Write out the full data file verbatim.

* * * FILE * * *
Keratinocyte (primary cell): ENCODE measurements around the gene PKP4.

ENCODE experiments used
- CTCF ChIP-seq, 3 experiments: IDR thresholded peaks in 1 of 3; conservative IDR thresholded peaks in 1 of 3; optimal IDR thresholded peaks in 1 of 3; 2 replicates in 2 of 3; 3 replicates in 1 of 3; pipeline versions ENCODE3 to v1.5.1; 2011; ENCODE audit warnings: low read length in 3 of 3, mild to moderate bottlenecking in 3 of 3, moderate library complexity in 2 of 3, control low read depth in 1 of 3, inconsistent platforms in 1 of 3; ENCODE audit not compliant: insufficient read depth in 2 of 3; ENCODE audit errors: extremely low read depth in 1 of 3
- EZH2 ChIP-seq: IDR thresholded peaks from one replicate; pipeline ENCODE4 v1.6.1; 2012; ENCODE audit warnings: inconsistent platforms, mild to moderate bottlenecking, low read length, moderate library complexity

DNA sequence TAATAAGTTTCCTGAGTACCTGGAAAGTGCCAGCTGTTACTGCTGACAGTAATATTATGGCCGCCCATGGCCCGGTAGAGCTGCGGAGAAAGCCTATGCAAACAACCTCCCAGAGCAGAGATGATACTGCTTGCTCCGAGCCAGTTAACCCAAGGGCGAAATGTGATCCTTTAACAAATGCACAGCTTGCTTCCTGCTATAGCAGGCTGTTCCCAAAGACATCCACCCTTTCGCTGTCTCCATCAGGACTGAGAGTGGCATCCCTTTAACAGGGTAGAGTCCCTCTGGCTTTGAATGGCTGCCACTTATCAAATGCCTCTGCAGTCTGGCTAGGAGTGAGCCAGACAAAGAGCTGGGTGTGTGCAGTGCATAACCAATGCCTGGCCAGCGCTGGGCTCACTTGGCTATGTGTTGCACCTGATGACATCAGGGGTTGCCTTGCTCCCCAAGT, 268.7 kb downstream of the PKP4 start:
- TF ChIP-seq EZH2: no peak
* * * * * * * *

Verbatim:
Keratinocyte (primary cell): ENCODE measurements around the gene PKP4.

ENCODE experiments used
- CTCF ChIP-seq, 3 experiments: IDR thresholded peaks in 1 of 3; conservative IDR thresholded peaks in 1 of 3; optimal IDR thresholded peaks in 1 of 3; 2 replicates in 2 of 3; 3 replicates in 1 of 3; pipeline versions ENCODE3 to v1.5.1; 2011; ENCODE audit warnings: low read length in 3 of 3, mild to moderate bottlenecking in 3 of 3, moderate library complexity in 2 of 3, control low read depth in 1 of 3, inconsistent platforms in 1 of 3; ENCODE audit not compliant: insufficient read depth in 2 of 3; ENCODE audit errors: extremely low read depth in 1 of 3
- EZH2 ChIP-seq: IDR thresholded peaks from one replicate; pipeline ENCODE4 v1.6.1; 2012; ENCODE audit warnings: inconsistent platforms, mild to moderate bottlenecking, low read length, moderate library complexity

DNA sequence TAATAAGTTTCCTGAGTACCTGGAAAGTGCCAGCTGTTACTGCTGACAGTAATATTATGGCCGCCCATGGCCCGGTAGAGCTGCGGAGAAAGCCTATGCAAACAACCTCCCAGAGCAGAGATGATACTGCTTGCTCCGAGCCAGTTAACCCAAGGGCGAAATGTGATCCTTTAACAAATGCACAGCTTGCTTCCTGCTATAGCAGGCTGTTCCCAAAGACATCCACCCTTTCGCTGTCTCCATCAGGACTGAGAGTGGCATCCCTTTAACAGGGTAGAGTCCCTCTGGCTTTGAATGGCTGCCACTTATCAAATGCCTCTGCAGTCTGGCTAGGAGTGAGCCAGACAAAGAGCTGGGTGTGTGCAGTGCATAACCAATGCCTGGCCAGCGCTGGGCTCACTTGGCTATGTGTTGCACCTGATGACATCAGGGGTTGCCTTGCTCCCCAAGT, 268.7 kb downstream of the PKP4 start:
- TF ChIP-seq EZH2: no peak